‘No chi-shen no poo daddy!’
That’s what my daughter shouts every morning when I let the chooks out of their house – no, chickens, don’t poop on my daddy.
Like most of the things she says, you have to train your ear to hear it properly. Having a toddler, you spend your life picking through the mispronunciations and the comedy juxtapositions, fighting to make sense of it all. Every morning when I brush her teeth, I have to put poo-paste on the poo-brush. All day I’m asked to shit on the phwoar. And every night I put boo-balls in the bart so she can have a bubble-bath.
But sometimes, I frankly don’t have a clue what she’s saying. That’s when she shouts at me in frustration. Because what’s plain to her isn’t always obvious to everyone else.
Like yesterday, when I asked her what she wanted for lunch. ‘Piss, please,’ she said excitedly.
‘Piss, please, daddy.’
‘I don’t know what you mean.’
‘Piss, daddy. Piss. Pissssss!’
‘Honey, she says she wants piss for lunch.’
‘She means crisps.’
‘Oh thank God for that.’
At least it’s different to what she normally requests – ‘Cheese and marmite,’ morning, noon and night. I’m fine putting it on her toast, in her wraps and croissants. Not on chips or fish fingers. I refuse to put it on her yoghurt. Tonight, just to shut her up, I put a big dollop of marmite in the risotto I was making. It’s not an experiment I intend to repeat.
Then there’s her favourite expression. Every few minutes she sits on the floor among her toys, looks up at me and says, ‘Punch me, daddy. Punch me.’ Or she’ll be hanging halfway over the stairgate. ‘Punch me, daddy, punch me.’ Or slipping off her seatbelt while I’m doing sixty along a country lane, forcing me to pull over yet again. ‘Punch me, punch me.’ Don’t tempt me…
From contextual clues, I think it means some combination of ‘Play with me’ and ‘help me,’ but where she’s got it from, I have no idea.
Driving has become awkward of late. Every time I stop – at lights, in traffic, at a junction – she shouts, ‘Doe!’ and scares the life out of me. And no matter how I try to explain that I can’t go because there are four cars in front of me, it makes no difference to her. ‘Doe, daddy, doe, doe!’
In the car, she also has a captive audience. I’m fine with the singing – it’s mostly Wheels on the Bus. ‘The conductor on the bus says “All Aboard”‘ becomes ‘Ad-jee boose “ball baball,”‘ but that’s okay. What’s definitely not okay is when she says, ‘Daddy, a diddin?’
‘What am I doing? I’m driving, sweetheart.’
‘Ah. Daddy, a diddin?’
‘Driving. I literally just said it.’
‘Ah. Daddy, a diddin?’
‘Conjugating Latin verbs. I’m teaching a class of underprivileged children to read Martial’s epigrams in the original language.’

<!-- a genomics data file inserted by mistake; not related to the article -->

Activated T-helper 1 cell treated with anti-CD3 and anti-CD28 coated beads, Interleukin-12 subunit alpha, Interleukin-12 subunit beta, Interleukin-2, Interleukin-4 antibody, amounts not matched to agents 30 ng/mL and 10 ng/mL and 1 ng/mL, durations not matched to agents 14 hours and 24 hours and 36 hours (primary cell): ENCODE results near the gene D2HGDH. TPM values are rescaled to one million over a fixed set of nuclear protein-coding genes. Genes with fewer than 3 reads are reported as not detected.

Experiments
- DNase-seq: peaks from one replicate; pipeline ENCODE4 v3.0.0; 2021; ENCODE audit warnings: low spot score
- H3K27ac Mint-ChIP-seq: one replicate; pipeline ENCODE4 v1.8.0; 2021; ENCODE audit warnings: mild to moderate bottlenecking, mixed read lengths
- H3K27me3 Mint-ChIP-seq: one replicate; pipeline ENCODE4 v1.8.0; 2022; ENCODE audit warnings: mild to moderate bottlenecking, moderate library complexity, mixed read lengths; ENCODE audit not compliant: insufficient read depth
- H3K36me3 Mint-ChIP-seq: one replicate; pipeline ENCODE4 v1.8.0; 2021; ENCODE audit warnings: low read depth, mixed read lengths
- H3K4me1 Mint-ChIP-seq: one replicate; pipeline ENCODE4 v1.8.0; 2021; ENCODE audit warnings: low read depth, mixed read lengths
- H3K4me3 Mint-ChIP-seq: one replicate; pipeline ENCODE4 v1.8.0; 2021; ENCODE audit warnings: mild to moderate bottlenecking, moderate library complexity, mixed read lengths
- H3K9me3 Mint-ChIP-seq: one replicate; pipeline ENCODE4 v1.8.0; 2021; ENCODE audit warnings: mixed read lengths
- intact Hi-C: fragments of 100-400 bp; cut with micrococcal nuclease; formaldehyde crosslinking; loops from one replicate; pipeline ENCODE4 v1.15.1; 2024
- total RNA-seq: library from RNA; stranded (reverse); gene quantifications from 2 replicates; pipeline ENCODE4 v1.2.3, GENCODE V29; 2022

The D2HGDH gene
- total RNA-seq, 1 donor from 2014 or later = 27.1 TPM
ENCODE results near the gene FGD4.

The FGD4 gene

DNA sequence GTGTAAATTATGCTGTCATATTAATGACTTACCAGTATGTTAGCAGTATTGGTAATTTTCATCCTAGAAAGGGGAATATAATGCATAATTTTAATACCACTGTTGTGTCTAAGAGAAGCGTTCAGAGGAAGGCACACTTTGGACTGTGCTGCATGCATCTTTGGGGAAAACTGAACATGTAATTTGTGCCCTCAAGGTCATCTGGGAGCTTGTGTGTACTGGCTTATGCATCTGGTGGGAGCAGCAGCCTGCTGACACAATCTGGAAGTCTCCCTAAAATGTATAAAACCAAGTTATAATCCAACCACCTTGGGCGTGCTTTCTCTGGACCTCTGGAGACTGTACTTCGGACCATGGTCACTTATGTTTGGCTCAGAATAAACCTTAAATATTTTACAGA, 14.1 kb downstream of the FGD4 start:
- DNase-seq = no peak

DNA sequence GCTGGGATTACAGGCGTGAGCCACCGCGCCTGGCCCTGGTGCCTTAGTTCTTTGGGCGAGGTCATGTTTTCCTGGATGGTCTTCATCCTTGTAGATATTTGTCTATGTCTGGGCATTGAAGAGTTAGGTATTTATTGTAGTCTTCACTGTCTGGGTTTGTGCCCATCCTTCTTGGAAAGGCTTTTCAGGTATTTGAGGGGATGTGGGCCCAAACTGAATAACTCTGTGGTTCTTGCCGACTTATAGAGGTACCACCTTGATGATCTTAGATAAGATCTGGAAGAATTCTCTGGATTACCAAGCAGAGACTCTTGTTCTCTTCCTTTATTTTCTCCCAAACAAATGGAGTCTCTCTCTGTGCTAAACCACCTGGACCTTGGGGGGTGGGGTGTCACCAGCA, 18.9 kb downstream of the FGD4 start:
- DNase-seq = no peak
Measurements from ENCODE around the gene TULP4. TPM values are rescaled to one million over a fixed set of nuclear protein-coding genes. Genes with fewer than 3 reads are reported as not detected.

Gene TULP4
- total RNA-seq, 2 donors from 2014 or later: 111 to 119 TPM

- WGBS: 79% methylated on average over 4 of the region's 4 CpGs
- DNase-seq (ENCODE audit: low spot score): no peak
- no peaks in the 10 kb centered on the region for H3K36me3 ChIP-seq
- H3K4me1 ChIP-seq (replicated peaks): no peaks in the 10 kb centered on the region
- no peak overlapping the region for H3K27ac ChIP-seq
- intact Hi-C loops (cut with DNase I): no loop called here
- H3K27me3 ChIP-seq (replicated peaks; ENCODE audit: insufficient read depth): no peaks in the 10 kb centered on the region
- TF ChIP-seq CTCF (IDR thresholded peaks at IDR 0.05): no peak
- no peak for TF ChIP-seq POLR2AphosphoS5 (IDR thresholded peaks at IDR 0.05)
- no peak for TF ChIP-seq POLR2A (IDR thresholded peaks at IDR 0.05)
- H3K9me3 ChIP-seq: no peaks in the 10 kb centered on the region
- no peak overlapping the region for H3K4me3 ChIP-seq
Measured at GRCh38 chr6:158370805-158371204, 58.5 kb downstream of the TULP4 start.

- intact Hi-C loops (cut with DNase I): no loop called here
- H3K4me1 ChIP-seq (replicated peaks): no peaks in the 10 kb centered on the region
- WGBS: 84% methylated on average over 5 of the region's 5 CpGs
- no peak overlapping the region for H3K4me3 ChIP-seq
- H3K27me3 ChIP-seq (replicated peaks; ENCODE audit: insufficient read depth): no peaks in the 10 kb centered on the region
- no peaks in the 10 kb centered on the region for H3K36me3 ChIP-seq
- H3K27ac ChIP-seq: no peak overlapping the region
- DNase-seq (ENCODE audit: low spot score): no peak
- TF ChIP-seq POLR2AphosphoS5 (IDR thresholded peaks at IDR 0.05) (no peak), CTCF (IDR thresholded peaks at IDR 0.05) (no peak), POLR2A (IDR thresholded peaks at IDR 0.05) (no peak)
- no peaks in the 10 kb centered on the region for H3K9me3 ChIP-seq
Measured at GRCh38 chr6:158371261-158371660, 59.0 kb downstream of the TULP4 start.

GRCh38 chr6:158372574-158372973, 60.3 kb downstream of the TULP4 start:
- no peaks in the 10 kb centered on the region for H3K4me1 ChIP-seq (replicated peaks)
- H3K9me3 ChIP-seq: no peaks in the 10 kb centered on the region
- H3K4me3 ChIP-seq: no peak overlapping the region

‘Ah. Daddy, a diddin?’
‘Quadratic equations. It’s part of a project to solve the energy crisis using quantum mechanics.’
‘Ah. Daddy, a mummy diddin?’
But if I don’t answer, I just get an endless stream of ‘daddy, daddy, daddy,’ so I pick the lesser of those two evils, and die a little inside each day.
She thinks I’m the master of horses, too. We’re lucky enough to live on the edge of the New Forest, so wherever we go in the car, we have to avoid scores of ponies walking in the road. And every time we pass a horse or two, she says, ‘More gee-gee. Daddy, more gee-gee. Daddy? Daddy!’
‘I can’t magically conjure up horses out of thin air!’ I reply.
‘Oh,’ she replies, subdued. And then, ‘More gee-gee, daddy. More gee-gee!’
She’s started experimenting with her voice too. She’ll scream with excitement. And then, discovering the wonderful noise, walk around screaming for the next ten minutes. Same with crying – she gets over whatever made her cry, but then becomes so enamoured of the noise she’s making she keeps it going. On and on and on. Until she asks you to punch her again.
This has made bedtimes somewhat unpleasant. I read to her at night – we’ve finished Treasure Island and are halfway through Black Beauty – and she’s started making this weird groaning hum every time I talk. I can hear it as I’m reading, but every time I stop at the end of a sentence or pause to take a breath, she stops. It’s like I’ve got a ghostly echo.
This same experimentation has spread to many of her reactions, which have become completely over-the-top. If I show her anything, draw anything, make anything, she looks at it, puts her hands flat on her cheeks, and goes, ‘Whooooooooaaaaaaa daddy! Wooooooooow! Daddy, whoooooaaaaa!’
She’s either incredibly impressed or her understanding of sarcasm is well beyond her 25-months.
That said, she seemed very enamoured of the tower I built this morning. She held up her index finger – ‘Wait,’ she said, rummaged through her toy box, returned with a pretend pink camera and proceeded to photograph it from all angles. Then, the tower preserved in pretend posterity, she kicked it down and laughed.
Impressively for her age, she can count to ten. Unfortunately, she thinks there are eleven numbers, since clearly it goes, ‘One, two, three, go, four, five…’ And she has her colours, too, although she gets very annoyed when I can’t tell if she’s talking about daddy’s ‘wed car’ or mummy’s ‘whet car’ (red or white).
But the worst thing she does, the most horrible thing she manages to say, is whenever she sees me without my top on. She smiles, points at my belly, and says with delight, ‘Baby girl!’
No, I’m not pregnant. It’s just fat.
‘Daddy baby girl!’
I’m now on a diet. Punch me.